13. February 22, WKYW 1060 Philadelphia – (Pennsylvania) Area law enforcement on alert after 2 bank robberies in 3 days by same man. Area authorities believe the same man is behind two bank robberies in three days — one in Bucks County and one in Philadelphia. The FBI says a Wachovia branch on the 200 block of East Street Road in Feasterville was held up on Monday morning. Surveillance photos from the crime scene show the same man caught on camera during the robbery last Saturday of another Wachovia branch, in the 6400 block of Frankford Avenue in Philadelphia. Officials say that in both holdups the man passed a threatening note to the bank teller and fled on foot after he was given cash. Source:

14. February 22, DarkReading – (International) Criminals hide payment-card skimmers inside gas station pumps. Criminals hid bank card-skimming devices inside gas pumps — in at least one case, even completely replacing the front panel of a pump — in a recent wave of attacks that demonstrate a more sophisticated, insidious method of stealing money from unsuspecting victims filling up their gas tanks. Some 180 gas stations in Utah, from Salt Lake City to Provo, were reportedly found with these skimming devices sitting inside the gas pumps. The scam was first discovered when a California bank’s fraud department discovered that multiple bank card victims reporting problems had all used the same gas pump at a 7-Eleven store in Utah. Card skimming has been on the rise during the past year, with most attackers rigging or replacing merchant card readers with their own sniffer devices or ATM machines. The devices typically include a scanner, transmitter, camera, and, most recently, Bluetooth- or wireless-enabled links that shoot the stolen data back to the bad guys. The CTO for BT Counterpane and author of the Schneier on Security blog, says attackers in Europe are also moving skimming devices inside gas pumps as a way to avoid detection. He says the perpetrators could be insiders, but it’s unclear. “The moral is that they are getting better and better at this,” he said. Organized criminal gangs might be behind some of these attacks, he adds “Obviously, they are well-funded,” he said. Source:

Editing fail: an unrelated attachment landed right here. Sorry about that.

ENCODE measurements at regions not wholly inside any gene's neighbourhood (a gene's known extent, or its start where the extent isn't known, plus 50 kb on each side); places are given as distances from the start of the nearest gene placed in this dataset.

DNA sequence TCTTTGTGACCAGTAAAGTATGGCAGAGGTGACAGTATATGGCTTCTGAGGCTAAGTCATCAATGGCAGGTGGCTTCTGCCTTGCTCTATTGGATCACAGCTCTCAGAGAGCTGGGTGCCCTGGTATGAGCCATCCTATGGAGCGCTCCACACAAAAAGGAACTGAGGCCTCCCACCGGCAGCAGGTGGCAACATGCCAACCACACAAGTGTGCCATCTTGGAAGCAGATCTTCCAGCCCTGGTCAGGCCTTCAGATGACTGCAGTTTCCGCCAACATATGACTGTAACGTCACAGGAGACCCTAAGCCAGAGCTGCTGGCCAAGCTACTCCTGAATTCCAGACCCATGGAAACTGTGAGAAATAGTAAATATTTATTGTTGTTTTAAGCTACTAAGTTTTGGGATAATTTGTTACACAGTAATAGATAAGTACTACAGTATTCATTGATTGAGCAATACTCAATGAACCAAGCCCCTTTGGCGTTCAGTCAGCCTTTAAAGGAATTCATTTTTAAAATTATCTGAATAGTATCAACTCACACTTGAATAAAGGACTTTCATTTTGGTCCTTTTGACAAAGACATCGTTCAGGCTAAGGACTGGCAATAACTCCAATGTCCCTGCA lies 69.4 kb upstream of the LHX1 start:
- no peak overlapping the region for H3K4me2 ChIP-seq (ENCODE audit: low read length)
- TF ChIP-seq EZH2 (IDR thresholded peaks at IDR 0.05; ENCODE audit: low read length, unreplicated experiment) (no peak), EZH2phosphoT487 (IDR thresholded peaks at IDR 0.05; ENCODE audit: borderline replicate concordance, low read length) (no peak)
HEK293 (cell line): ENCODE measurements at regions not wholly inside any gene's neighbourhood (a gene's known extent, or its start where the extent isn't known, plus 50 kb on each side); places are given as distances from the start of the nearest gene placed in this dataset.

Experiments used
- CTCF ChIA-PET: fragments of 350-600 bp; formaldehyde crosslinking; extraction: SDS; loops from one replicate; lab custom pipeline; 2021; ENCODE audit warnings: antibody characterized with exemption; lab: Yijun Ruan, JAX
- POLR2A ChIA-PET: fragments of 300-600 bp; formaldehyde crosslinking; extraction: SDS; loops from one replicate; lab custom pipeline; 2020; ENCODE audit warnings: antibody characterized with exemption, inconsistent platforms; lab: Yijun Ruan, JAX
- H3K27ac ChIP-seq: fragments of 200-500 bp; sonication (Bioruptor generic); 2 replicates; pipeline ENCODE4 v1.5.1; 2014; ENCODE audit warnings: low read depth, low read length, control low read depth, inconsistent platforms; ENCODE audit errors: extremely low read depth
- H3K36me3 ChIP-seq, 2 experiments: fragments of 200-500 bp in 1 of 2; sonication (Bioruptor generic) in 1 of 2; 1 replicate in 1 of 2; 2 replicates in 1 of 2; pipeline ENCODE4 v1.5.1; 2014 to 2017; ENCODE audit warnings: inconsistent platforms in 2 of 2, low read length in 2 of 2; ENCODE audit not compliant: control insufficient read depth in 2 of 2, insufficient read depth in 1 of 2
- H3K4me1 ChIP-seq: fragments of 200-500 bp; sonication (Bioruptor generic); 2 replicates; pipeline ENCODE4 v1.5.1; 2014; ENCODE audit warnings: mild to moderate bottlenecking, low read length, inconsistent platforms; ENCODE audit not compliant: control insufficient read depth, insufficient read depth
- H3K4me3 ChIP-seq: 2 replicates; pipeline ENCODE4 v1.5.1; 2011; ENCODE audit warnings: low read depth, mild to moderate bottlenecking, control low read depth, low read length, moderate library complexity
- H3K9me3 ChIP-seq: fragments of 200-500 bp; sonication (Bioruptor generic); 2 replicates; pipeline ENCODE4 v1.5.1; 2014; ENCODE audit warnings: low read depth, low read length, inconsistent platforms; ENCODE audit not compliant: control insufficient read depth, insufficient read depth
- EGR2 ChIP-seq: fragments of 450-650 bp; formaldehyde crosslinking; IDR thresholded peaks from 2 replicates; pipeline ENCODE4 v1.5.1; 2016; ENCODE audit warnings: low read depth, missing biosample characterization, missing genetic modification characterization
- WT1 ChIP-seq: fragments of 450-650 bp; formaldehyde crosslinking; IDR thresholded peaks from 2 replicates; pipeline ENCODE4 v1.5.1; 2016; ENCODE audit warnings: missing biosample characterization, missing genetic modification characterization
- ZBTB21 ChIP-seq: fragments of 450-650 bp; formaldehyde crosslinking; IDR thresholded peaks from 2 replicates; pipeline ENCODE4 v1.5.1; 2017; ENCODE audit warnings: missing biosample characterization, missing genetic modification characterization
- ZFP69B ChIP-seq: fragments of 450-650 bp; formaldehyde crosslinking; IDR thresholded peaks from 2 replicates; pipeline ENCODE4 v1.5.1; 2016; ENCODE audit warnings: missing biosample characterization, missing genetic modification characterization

15. February 22, Tampa Tribune – (Florida) 1 arrested, 3 sought in ATM ‘skimmer’ scheme. Four Bulgarian men put “skimmers” on ATM machines at SunTrust banks in Hillsborough and Pinellas counties last summer and obtained identifying information on hundreds of bank accounts, according to a federal complaint. The information was used to withdraw nearly $200,000 from the compromised accounts. Federal authorities have arrested one of the suspects and are searching for the other three. All four men were arrested by Pinellas County sheriff’s deputies in December but were later released when state charges were dropped. The scheme was discovered September 20 when a bank customer using an ATM at the SunTrust at 3705 East Bay Drive in Largo found the skimmer, a device used to covertly capture account data contained on bank card magnetic strips. The device is placed over the ATM slot, mimicking the appearance of the real ATM card reader. The skimmer compromised 192 accounts, resulting in a loss of $24,608, the complaint states. SunTrust later informed authorities that an ATM at 701 Martin Luther King Blvd. in Seffner had also been compromised with a skimmer on August 28. There, 104 accounts were skimmed, with a loss of $90,810. Source:

Information Technology

44. February 23, The Register – (International) iPad and smartphone rootkits demo’d by boffins. Computing boffins say they have demonstrated rootkits which can be used to turn your smartphone or “upcoming tablet computer” into a remotely-activated bugging or tracking system. “Smart phones are essentially becoming regular computers,” said a computing professor at Rutgers University in New Jersey. “They run the same class of operating systems as desktop and laptop computers, so they are just as vulnerable to attack by malware.” He and his colleagues developed various rootkits for demonstration purposes, choosing that class of malware because - they say - virtual machine monitors necessary to detect rootkits can’t yet be run on portable devices. The researchers demonstrated means whereby a badhat could send an invisible text message to an undetectably-rootkitted phone, causing it to place a call out - for instance during a meeting - and so allow the malware operator to listen in to conversations around it. Likewise it was possible to query the phone’s GPS so as to locate or track its owner. It was also possible to remotely switch on multiple power-hog capabilities of the phone - for instance WiFi, GPS and Bluetooth all at once - and so drain its battery without the owner noticing. Source: